E: I really responded to the grand scale of [how] the white cultures bully each other. And to play a character at the centre of the movie who is bullied by everybody, not given the chance to earn respect based on action but to be prejudged based on his culture. What’s cool about it is the way it talks of very important things in an unimportant way. Making this action, buddy cop movie and sliding this very important message in a kind of nicely obvious way. As Will said, sometimes it allows you to talk about things that otherwise you can’t talk about.

There is a dystopic vision, a darkness… Do you believe in that or do you hope that ultimately [to borrow the film’s metaphor] humans and orcs will get together?

S: I grew up in a very religious household. I live by faith in the ultimate, final good. However dark things get, I believe that there is an ultimate, final good that can only be reached through this darkness. We will only learn to love the light through the experience of darkness. I don’t mind when things get dark, I actually appreciate the learning and the darkness in anticipation of the inevitable light.

E: Ooohhh (Sighs)… Look I had a pretty privileged life growing up. I was always encouraged just by the nature of my surroundings to see the world as a very positive place — to be very ‘glass half full’ about things. Then when I stepped into life as a young adult, I started to get exposed to things I hadn’t as a child, the darker things. I get pessimistic about the world and life sometimes, get sad about things I see and read about but I still remain very optimistic. I think that the optimism I have is about empathy.

I love when I hear stories or watch fictional stories or read books where people experience other people’s way of life, or get to walk in somebody else’s shoes as a way to understand how not to prejudge. Living in America right now is [about] a lot of people missing each other, not understanding each other or not choosing to experience each other’s lives. And therefore a lot of dark things happen and are allowed to grow. But you also see the opposite in equal measure. That’s where we need to live.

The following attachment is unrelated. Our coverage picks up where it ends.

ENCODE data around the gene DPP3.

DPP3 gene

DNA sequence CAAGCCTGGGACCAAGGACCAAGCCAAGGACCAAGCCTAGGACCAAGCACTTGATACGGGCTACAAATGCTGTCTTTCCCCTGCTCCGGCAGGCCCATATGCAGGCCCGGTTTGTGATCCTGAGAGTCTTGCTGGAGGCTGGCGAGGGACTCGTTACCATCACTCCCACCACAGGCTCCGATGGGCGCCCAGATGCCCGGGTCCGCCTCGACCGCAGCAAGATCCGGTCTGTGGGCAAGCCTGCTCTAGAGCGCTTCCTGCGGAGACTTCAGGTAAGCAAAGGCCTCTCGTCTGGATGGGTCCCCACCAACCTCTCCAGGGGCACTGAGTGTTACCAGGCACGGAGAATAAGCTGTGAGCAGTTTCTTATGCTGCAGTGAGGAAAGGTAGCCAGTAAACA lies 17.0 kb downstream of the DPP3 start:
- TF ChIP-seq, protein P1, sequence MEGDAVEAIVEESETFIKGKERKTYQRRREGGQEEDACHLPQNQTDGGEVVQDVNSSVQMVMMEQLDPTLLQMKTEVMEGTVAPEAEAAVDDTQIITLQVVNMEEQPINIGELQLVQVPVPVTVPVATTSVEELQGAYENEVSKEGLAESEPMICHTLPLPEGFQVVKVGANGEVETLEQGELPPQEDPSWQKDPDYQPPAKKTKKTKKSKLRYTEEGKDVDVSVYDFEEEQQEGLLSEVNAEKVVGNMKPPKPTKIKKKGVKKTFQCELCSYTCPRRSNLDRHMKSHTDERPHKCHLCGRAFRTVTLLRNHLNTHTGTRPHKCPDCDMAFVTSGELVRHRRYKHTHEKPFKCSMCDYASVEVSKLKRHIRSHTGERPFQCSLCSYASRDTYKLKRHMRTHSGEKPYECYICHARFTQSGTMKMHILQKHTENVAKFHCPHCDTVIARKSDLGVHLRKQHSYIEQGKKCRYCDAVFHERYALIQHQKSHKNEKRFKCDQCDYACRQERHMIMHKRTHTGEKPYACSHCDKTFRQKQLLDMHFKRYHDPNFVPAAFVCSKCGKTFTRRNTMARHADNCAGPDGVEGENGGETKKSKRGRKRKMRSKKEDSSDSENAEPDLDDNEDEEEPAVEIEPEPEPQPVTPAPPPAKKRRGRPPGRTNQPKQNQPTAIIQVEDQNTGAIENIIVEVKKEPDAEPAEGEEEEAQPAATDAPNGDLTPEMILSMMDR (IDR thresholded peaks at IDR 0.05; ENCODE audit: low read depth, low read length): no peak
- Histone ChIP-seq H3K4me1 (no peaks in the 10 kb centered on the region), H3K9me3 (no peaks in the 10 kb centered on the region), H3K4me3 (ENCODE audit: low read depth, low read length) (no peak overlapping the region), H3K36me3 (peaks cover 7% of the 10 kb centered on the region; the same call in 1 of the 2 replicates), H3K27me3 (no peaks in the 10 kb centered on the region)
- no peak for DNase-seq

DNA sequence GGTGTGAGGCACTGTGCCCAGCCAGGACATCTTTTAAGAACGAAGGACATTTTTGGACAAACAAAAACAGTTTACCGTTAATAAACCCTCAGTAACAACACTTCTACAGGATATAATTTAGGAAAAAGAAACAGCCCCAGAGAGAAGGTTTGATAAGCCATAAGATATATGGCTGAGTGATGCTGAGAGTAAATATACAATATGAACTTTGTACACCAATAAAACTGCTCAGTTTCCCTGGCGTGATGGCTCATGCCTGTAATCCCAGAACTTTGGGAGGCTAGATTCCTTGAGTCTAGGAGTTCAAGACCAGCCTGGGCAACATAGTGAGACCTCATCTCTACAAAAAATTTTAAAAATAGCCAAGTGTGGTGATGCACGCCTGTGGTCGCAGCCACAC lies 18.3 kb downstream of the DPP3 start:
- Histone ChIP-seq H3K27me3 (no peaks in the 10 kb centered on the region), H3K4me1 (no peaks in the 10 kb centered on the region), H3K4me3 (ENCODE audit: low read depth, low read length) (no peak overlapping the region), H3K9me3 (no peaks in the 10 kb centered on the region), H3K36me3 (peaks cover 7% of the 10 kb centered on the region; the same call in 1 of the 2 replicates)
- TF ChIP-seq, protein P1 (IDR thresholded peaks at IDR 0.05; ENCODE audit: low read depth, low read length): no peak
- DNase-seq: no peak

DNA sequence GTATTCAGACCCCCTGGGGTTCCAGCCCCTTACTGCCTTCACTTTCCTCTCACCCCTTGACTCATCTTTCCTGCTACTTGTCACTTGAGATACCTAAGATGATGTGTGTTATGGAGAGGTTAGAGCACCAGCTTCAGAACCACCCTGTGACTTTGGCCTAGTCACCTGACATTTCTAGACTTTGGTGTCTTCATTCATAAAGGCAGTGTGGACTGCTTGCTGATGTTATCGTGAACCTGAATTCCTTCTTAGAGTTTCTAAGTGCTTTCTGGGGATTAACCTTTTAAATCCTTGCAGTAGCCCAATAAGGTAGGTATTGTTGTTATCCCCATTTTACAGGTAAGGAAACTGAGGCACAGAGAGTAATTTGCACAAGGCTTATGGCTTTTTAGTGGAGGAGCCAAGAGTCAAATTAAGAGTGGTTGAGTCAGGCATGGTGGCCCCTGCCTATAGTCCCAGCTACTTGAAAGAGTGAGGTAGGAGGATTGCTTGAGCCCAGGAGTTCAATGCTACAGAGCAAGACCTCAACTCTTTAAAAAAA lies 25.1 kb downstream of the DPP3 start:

There are two schools of thought when it comes to artistes. That your duty is just to perform and give all that you have to the character. Essentially,keeping art away from politics. There is the other thought that says artistes can’t not be political. Where do you stand on it?

E: I think when you choose a project you are essentially signing on to the point of view of that movie. You can show your point of view in the world by the projects you choose. Beyond that, I think actors are more increasingly using their followers on Instagram and Twitter and realising that they actually have a volume of people interested to hear what they have to say. And, if you choose to sign up for that and be political then I think you need to have a very careful responsibility about how you use that platform. You can choose to stay in the shadows or choose to step out on to the podium and make your opinions known. It’s valid to do both things. But I think when you sign on to a project, you sign on to [its ideology]. I stand for diversity and equality.

S: I am currently 90% through the Bhagavad Gita. There is a principle [in it] that ‘renunciates’ and ‘householders’ are both doing their part. So I think,in the same way, the artistes who decide that for them their art is not a political platform are just as right as the artistes who decide that it’s the only thing they are going to do with their art. As individuals, our job is to become ourselves fully and to play our role fully. [But] I don’t think there is one answer about [what] our role should be…

E: The other thing I’d say… What I am seeing more and more, also through social media, is the artistes’ ability to help people less fortunate. It is different from politics… To lend their names to charities and organisations that stand for children’s rights or women’s rights and to get behind causes. That in itself is political, I think. That’s like a nice responsibility or potential that we all have.